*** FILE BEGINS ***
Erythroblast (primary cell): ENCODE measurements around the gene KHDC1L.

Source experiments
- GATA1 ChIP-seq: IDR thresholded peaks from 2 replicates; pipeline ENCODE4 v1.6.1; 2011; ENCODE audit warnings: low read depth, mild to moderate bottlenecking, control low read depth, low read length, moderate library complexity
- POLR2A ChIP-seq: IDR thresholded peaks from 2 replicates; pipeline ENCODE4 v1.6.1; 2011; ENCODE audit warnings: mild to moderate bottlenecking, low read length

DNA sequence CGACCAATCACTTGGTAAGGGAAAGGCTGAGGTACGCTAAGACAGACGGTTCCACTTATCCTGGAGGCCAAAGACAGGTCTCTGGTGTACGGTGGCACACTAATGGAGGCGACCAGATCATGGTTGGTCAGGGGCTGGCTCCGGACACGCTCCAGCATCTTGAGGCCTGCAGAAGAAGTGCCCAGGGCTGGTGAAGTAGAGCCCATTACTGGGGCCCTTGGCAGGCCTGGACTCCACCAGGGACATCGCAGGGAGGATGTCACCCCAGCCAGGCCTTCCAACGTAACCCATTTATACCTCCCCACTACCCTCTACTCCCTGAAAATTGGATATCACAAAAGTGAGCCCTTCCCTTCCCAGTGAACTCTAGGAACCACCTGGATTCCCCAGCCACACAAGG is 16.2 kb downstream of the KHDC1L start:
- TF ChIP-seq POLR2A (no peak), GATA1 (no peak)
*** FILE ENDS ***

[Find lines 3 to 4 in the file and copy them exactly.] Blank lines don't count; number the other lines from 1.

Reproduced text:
- GATA1 ChIP-seq: IDR thresholded peaks from 2 replicates; pipeline ENCODE4 v1.6.1; 2011; ENCODE audit warnings: low read depth, mild to moderate bottlenecking, control low read depth, low read length, moderate library complexity
- POLR2A ChIP-seq: IDR thresholded peaks from 2 replicates; pipeline ENCODE4 v1.6.1; 2011; ENCODE audit warnings: mild to moderate bottlenecking, low read length